The world's duopoly of jetmakers, Airbus SAS and Boeing Company (NYSE: BA), has spread itself thin since 2011, promising to deliver thousands of new jets to new and existing customers, which will require a massive ramp-up of manufacturing. The problem is that both companies outsource much of the component manufacturing on their planes, meaning more output requires hundreds of smaller suppliers to speed up their own operations.
So the pressure is on.
“Right now, beneath the surface, every level of the aerospace and defense supply chain is scrambling to accelerate in terms of performance, on-time delivery and service levels,” Eric Bernardini, a managing director at AlixPartners and head of the firm's global Aerospace & Defense Practice, wrote in a recent report that looks at the challenges and opportunities facing aerospace manufacturers.
“Everybody today is struggling -- be they airframe builders or engine manufacturers -- to make sure they get a good grip and especially a good anticipation of what the problems are going to be.”
Aircraft component manufacturers should be seeing a 45 percent increase in production levels by 2015, the AlixPartners report said. For manufacturers supplying parts for newer, more complex planes, the production ramp-up might be upwards of 70 percent of current levels.
A quick look at the numbers shows why such massive increases in activity are foreseen -- indeed necessary. Despite cuts in military spending, a surge in new airline customers and increased interest by existing customers to replace aging aircraft with more fuel-efficient models combined to make 2011 a banner sales year for both Boeing and Airbus. Wary that telling clients they would have to wait in a seven- or eight-year queue would drive them into the arms of smaller rivals like Canada's Bombardier and Brazil's Embraer, Boeing and Airbus signed deals assuming they could supercharge their production. The Airbus A320neo and Boeing 737 Max jets flew, figuratively, off the order books, with the companies logging $677 billion in revenue and some $60 billion in operating margin.
Now the companies are set to make good on those promises. And they’re not taking any chances.
According to both the Wall Street Journal and London’s Financial Times, the companies are pushing component makers, demanding access “under the hood” of manufacturing facilities to make sure production is being scaled up and even pushing some small suppliers to merge with others.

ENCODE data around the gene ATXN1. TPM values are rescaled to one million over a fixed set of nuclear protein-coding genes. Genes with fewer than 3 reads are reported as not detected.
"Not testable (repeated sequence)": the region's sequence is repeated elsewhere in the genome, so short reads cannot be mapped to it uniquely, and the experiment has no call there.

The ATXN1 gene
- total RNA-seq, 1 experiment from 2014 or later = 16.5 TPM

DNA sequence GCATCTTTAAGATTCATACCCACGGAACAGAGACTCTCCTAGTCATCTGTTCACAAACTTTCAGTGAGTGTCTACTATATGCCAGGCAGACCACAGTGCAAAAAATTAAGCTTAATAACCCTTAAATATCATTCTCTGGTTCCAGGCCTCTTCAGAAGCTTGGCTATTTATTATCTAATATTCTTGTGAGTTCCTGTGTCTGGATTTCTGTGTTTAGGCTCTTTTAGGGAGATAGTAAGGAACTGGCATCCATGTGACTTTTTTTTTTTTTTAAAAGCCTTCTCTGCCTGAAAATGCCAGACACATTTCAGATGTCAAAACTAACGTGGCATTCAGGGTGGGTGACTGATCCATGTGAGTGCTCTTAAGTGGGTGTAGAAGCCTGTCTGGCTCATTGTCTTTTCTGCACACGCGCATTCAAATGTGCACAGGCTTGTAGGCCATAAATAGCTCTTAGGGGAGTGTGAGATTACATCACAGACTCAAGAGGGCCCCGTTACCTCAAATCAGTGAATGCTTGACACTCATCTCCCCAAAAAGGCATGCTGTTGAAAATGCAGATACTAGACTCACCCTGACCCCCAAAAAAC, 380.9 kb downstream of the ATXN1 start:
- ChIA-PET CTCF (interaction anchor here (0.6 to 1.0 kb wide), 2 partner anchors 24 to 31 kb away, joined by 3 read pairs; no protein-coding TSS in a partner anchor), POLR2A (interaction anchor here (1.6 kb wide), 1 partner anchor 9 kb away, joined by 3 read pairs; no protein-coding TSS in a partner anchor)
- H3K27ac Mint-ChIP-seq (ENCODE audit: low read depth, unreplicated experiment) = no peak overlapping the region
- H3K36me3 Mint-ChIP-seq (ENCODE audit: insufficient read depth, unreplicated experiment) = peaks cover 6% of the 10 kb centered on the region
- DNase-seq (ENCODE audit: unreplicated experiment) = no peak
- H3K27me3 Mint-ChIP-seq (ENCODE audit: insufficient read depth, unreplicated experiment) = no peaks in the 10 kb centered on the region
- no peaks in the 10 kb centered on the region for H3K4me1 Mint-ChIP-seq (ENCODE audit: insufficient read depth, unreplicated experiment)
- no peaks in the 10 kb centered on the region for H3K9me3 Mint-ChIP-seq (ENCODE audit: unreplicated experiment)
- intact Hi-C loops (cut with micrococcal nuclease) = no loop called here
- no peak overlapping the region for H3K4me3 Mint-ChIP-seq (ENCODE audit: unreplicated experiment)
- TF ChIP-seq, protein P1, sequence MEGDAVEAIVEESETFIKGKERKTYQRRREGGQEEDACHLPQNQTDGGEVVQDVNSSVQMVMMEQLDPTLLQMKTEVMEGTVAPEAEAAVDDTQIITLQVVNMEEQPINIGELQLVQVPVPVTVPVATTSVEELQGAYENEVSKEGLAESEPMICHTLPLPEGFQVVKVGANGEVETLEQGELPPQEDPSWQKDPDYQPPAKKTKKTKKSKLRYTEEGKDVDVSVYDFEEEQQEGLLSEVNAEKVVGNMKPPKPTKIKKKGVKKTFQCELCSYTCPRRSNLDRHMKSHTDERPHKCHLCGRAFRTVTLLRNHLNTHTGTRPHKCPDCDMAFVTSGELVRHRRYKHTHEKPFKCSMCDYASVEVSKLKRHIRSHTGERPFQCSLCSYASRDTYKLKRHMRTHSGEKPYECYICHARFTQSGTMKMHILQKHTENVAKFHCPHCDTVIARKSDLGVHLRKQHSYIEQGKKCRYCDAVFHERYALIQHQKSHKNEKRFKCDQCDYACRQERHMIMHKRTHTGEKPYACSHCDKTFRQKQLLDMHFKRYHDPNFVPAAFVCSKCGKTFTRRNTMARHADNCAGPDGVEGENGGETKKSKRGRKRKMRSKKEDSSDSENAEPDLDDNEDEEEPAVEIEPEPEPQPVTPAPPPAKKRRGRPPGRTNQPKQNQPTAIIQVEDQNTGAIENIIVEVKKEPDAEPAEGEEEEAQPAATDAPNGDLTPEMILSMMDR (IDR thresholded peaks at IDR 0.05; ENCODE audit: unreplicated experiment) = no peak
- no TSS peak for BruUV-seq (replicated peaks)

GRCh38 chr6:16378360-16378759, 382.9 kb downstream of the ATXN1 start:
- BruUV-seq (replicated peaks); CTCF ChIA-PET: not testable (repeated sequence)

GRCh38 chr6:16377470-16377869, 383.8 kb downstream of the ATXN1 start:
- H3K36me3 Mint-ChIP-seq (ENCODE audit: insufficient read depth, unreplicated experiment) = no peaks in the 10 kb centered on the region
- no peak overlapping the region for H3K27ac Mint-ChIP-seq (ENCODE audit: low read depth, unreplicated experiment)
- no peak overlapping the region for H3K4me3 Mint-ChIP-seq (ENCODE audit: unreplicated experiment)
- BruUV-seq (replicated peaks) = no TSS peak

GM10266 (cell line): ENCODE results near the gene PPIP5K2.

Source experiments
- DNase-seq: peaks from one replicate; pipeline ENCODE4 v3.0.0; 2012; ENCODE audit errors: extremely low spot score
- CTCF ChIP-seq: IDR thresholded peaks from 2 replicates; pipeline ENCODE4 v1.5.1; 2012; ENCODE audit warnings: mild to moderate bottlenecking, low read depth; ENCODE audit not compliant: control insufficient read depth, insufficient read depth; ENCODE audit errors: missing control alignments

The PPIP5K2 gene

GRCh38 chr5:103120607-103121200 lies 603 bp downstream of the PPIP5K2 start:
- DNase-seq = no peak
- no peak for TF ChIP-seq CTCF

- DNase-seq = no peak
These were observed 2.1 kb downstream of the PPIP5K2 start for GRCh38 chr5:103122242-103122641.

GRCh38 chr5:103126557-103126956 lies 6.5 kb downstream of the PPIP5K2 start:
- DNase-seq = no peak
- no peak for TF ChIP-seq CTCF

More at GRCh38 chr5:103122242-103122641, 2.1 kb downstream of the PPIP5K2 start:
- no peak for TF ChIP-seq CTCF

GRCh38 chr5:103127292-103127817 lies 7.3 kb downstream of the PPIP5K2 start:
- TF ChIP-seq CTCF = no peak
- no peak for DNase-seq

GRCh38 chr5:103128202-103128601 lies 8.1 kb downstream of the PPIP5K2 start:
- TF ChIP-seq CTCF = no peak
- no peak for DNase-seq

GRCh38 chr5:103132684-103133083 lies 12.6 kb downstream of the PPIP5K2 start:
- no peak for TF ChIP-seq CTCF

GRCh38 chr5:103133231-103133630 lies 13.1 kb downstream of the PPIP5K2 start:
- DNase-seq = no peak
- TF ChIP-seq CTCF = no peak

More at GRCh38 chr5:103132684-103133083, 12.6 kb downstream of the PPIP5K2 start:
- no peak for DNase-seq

According to the Journal, Boeing “is deploying armies of staff around the globe in an effort to avoid backups in its global parts network.”
“We are in the middle of the most proactive effort we've ever had in managing the supply base,” Kent Fisher, vice president and general manager for Boeing's supply-chain management, told the newspaper. “We try to be collaborative. I'm not sure every supplier would describe it that way.”
That strategy at Boeing will likely be intensified once Ray Conner, who had Fisher’s job managing the supply chain, assumes a new position as chief executive of Boeing Commercial Airplanes on Oct. 1. Already, at an industry meeting at England's Farnborough Air Show this week, Conner told reporters the assembly line for his firm’s new 737 model had become “a lean operation.”
“You wouldn’t believe it compared to 10 years ago,” he said.
Over at Airbus, CEO Fabrice Brégier acknowledged that recently announced plans to speed up production to 42 planes each year will be a “hell of a challenge” for Airbus’s 1,500 suppliers, according to the Financial Times. “We have, globally, in the supply chain a lot of companies probably who didn’t invest enough during the financial crisis of 2008-09.”
Part of the push by Airbus and Boeing has been arranging shotgun weddings between smaller suppliers and larger competitors, creating larger, more stable and more dependable partmakers.
Already, that pressure led to record merger and acquisition activity in the sector during 2011 -- 341 deals worth nearly $44 billion, according to trade magazine Flight International.
Tom Williams, Airbus’s head of aircraft programs, told the Financial Times they were encouraging suppliers to “bulk up” through acquisitions or partnerships “so that they get big enough and have a strong enough balance sheet.”
Meanwhile, Jim Albaugh, the outgoing chief executive of Boeing Commercial Aircraft, told the paper that he had worked to ensure a “healthy supply chain.
“If that means getting some of our first-, second- and third-tier suppliers to be a little more integrated, I’m all for it,” he said.
Just last week, a U.K. parts maker GKN Plc, an Airbus supplier, was the latest to follow the push, paying £633 million ($987 million) to buy the aircraft-engine unit of carmaker Volvo AB. The company had previously been critical of the ramp-up efforts across the industry, saying aerostructures companies underestimated the challenge of providing the lighter hull Boeing’s new 787 will require, for example.
It is clear Boeing and Airbus, burned by previous production increases in the 1990s that did not work out as planned, are taking matters into their own hands this time.
As Bernardini, the AlixPartners managing director, recently told the Wall Street Journal, What is certain is that you can't just sit in your plant and wait for [suppliers] to fix their problems by themselves.